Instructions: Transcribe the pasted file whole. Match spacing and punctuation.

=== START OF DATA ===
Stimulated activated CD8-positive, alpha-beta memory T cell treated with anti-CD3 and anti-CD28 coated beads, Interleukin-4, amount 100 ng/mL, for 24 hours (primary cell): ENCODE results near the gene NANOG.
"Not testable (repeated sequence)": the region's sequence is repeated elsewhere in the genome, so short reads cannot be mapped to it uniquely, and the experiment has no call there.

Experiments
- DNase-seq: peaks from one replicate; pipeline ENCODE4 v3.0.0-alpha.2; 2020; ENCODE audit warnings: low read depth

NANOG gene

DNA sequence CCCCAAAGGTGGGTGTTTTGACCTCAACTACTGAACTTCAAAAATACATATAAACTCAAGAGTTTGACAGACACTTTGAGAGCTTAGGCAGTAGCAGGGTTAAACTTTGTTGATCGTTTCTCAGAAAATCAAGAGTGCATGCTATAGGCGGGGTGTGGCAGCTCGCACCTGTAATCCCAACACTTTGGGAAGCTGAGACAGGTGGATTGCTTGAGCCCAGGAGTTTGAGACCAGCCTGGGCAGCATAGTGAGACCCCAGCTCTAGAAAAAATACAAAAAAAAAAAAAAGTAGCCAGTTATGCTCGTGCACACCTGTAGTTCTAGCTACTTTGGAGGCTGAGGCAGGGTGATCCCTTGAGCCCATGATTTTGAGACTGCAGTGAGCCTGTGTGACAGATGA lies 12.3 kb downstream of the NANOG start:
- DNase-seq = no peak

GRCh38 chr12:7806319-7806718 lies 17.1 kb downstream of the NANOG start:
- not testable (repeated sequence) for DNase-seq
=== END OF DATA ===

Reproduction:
Stimulated activated CD8-positive, alpha-beta memory T cell treated with anti-CD3 and anti-CD28 coated beads, Interleukin-4, amount 100 ng/mL, for 24 hours (primary cell): ENCODE results near the gene NANOG.
"Not testable (repeated sequence)": the region's sequence is repeated elsewhere in the genome, so short reads cannot be mapped to it uniquely, and the experiment has no call there.

Experiments
- DNase-seq: peaks from one replicate; pipeline ENCODE4 v3.0.0-alpha.2; 2020; ENCODE audit warnings: low read depth

NANOG gene

DNA sequence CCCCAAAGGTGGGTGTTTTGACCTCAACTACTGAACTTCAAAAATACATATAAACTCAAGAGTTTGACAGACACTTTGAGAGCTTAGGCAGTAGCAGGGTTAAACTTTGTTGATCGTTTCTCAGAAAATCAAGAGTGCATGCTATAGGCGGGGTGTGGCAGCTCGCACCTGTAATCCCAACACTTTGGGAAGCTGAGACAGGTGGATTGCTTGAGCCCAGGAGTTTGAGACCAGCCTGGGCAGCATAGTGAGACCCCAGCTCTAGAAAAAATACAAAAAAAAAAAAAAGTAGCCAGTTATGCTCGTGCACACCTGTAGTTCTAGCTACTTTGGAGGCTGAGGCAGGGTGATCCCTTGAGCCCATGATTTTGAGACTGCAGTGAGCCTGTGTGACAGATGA lies 12.3 kb downstream of the NANOG start:
- DNase-seq = no peak

GRCh38 chr12:7806319-7806718 lies 17.1 kb downstream of the NANOG start:
- not testable (repeated sequence) for DNase-seq